By Elizabeth Brassine, Au.D.
Imagine you woke up one morning and couldn’t hear out of one ear. Would you know what to do or seek treatment? Unfortunately, for most people the answer to both of these questions is no.
Every year, one out of every 5,000 adults experiences sudden onset hearing loss. Also known as sudden sensorineural hearing loss, or SSHL. For most people, the immediate assumption is that they are suffering from an earwax blockage, so they might decide not to seek treatment. But here’s what you need to know: Sudden onset hearing loss is considered a medical emergency, and prompt treatment might just save your hearing.
But how do you know you have it? SSHL doesn’t always manifest itself in the same way. Some people notice when they wake up first thing in the morning that their hearing is different. Others don’t notice a difference until they hold the phone up to that particular ear. In some cases SSHL is preceded by a very noticeable pop, which can be quite alarming. Afterward, some patients report a feeling of fullness in the affected ear, possibly accompanied by tinnitus and dizziness.
SSHL differs from other types of hearing loss in a couple of important ways. Aside from its rapid onset, it is often idiopathic, meaning the cause is usually unknown. As a matter of fact, a cause can be identified in only 10 to 15% of diagnosed cases. One of the most common theories, however, is that SSHL is caused by a viral infection of the hearing nerve.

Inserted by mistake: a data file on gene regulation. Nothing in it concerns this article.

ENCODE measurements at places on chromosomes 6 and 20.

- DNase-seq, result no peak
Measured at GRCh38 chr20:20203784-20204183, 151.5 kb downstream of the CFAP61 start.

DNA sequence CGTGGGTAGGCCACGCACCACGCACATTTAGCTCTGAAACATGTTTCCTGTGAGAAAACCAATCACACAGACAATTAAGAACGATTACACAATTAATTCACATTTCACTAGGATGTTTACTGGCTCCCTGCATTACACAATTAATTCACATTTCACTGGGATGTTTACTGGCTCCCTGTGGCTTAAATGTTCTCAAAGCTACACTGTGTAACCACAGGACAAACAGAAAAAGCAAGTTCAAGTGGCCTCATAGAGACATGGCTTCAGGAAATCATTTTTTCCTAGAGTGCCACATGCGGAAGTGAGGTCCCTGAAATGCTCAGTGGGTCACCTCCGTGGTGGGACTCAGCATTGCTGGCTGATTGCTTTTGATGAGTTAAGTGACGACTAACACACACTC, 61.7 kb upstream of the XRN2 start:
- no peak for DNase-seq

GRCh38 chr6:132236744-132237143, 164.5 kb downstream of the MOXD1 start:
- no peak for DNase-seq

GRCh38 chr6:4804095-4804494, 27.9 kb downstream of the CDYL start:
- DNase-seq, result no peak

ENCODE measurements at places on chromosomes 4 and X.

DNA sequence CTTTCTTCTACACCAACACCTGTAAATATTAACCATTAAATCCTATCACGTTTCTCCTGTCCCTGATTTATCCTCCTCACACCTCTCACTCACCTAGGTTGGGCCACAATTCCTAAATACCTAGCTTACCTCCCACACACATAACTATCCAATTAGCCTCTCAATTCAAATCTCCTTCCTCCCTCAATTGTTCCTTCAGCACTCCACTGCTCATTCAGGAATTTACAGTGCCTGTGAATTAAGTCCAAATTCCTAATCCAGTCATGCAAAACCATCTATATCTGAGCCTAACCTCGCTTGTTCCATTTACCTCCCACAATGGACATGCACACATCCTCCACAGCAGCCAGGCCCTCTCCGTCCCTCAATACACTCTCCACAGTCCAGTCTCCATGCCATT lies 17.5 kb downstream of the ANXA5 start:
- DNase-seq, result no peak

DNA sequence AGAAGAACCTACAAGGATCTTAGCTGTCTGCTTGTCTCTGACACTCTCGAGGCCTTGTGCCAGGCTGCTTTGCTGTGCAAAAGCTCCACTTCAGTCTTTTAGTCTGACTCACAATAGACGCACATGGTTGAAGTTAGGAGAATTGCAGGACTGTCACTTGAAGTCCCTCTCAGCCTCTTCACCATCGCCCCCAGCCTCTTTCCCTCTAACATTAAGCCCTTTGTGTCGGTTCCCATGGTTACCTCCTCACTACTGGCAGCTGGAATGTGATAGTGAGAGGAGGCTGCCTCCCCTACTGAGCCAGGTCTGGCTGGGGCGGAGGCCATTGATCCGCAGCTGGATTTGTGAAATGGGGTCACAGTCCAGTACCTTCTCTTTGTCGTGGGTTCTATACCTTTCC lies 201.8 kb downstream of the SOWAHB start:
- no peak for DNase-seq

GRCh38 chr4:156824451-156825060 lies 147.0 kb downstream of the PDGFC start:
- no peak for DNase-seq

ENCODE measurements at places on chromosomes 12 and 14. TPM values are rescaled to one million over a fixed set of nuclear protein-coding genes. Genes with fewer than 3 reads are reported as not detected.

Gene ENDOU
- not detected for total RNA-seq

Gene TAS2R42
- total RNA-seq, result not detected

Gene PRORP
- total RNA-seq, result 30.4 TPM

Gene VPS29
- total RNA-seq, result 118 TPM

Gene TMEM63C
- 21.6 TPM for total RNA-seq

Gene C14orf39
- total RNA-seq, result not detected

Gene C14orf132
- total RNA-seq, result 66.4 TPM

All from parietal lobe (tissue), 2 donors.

Nine out of 10 occurrences of SSHL are unilateral, meaning the hearing loss only occurs in one ear. Men and women are affected equally, and the average age of first occurrence is typically mid-40s to mid-50s.
Although treatments for SSHL are still fairly limited, they are important. Corticosteroids are the most common treatment for SSHL. They work by helping the body fight illness, decreasing swelling and reducing inflammation. It is vital to seek treatment as soon as possible, as seeking treatment from a hearing professional immediately could make all the difference in helping you recover some of your hearing.
Elizabeth Brassine is a Doctor of Audiology and the owner of Hearing Services of McKinney.